Cookies on this website

We use cookies to ensure that we give you the best experience on our website. If you click 'Accept all cookies' we'll assume that you are happy to receive all cookies and you won't see this message again. If you click 'Reject all non-essential cookies' only necessary cookies providing core functionality such as security, network management, and accessibility will be enabled. Click 'Find out more' for information on how to change your cookie settings.

Serious bacterial infections in infants under 2-years-of-age with fever without a source remains, despite advances in vaccination, a matter of concern for both physicians and parents. Having cost-effectiveness information is relevant to guide decision making in clinical practice in this scenario. Objective: To determine the cost-effectiveness of four different strategies of screening in Argentina for serious bacterial infection in children presenting with fever without a source. Materials and methods: We designed a decision tree to model a hypothetical cohort of 10,000 children with fever without a source. We compared the incremental cost-effectiveness of four strategies to detect serious bacterial infection: Rochester criteria + C reactive protein test, Rochester criteria + procalcitonin test, Rochester criteria, and expectant observation. Results: Rochester criteria + C reactive protein test was the most cost-effective strategy with USD$ 784 for each correctly diagnosed case versus USD$ 839 of Rochester criteria + procalcitonin test, USD$ 1,116 of expectant observation or USD$ 1,193 of Rochester criteria. When the probability of serious bacterial infections was equal or less than 14%, the strategy of choice was expectant observation. Conclusions: The Rochester criteria + C reactive protein test was the most cost-effective strategy to detect serious bacterial infection in one to three months old children with fever without a source. However, in low risk settings for such infection, the strategy of choice is expectant observation.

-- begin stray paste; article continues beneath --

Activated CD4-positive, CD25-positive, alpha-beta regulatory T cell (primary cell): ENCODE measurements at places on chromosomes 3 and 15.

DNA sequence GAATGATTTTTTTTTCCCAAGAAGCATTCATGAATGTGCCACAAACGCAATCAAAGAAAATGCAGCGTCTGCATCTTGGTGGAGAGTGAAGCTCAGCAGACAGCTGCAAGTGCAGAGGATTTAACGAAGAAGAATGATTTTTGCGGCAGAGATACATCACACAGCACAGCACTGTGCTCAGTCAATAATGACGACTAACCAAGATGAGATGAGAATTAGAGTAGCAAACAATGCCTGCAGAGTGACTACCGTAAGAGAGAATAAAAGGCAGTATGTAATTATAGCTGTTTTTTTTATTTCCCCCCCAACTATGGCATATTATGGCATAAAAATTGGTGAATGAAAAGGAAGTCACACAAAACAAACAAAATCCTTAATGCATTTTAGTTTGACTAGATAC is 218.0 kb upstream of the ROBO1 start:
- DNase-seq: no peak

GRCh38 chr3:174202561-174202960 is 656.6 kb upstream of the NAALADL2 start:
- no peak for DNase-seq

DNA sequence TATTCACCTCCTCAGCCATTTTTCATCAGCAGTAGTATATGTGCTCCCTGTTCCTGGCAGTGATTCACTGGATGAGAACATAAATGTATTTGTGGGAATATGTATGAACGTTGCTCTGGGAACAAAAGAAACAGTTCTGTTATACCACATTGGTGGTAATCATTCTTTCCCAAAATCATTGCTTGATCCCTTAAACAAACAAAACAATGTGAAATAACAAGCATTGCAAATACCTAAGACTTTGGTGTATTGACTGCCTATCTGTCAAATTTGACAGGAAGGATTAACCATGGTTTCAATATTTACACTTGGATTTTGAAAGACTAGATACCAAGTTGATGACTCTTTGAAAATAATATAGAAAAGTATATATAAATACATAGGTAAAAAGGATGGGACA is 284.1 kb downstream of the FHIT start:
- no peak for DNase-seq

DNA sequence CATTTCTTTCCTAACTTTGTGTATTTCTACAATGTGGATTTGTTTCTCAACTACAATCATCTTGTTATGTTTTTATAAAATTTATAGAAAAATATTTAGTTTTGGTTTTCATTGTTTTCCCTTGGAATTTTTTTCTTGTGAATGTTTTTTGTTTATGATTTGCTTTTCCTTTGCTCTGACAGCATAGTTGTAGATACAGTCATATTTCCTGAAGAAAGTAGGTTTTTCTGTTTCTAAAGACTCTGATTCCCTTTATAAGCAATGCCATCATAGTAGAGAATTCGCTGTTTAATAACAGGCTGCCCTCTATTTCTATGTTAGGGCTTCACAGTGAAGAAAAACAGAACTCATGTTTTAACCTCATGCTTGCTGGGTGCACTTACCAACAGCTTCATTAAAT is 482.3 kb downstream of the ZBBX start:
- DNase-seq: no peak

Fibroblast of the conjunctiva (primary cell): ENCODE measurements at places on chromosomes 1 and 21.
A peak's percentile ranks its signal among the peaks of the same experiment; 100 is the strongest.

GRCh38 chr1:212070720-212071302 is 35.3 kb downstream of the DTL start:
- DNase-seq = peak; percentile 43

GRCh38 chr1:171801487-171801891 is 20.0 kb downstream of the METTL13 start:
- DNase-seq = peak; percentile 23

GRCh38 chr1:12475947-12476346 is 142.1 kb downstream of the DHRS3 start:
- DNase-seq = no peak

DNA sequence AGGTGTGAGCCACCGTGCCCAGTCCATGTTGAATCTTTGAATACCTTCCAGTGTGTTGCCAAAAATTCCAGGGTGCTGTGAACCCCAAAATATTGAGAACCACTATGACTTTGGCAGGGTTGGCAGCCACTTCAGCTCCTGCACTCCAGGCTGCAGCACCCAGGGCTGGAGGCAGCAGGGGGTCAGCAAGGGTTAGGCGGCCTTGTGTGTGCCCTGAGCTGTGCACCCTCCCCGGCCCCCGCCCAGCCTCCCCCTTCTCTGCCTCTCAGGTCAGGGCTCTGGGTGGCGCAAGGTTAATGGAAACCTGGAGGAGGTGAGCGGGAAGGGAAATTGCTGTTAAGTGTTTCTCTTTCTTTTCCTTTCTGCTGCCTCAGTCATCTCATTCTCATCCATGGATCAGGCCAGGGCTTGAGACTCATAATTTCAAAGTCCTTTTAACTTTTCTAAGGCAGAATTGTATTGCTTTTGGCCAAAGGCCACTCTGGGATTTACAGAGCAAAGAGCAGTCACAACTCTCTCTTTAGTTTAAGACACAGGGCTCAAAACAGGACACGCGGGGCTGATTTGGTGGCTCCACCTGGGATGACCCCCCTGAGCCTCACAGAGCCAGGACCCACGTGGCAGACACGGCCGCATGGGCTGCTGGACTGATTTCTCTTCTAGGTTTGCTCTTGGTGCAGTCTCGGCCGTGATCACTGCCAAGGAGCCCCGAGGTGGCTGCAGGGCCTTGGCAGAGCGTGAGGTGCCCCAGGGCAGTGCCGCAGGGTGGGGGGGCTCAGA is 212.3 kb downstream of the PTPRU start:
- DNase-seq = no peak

Original publication






Publication Date





406 - 414


Bacterial infections/diagnosis, cost-benefit analysis, fever, infant, Argentina, Bacterial Infections, Cost-Benefit Analysis, Fever, Humans, Infant, Risk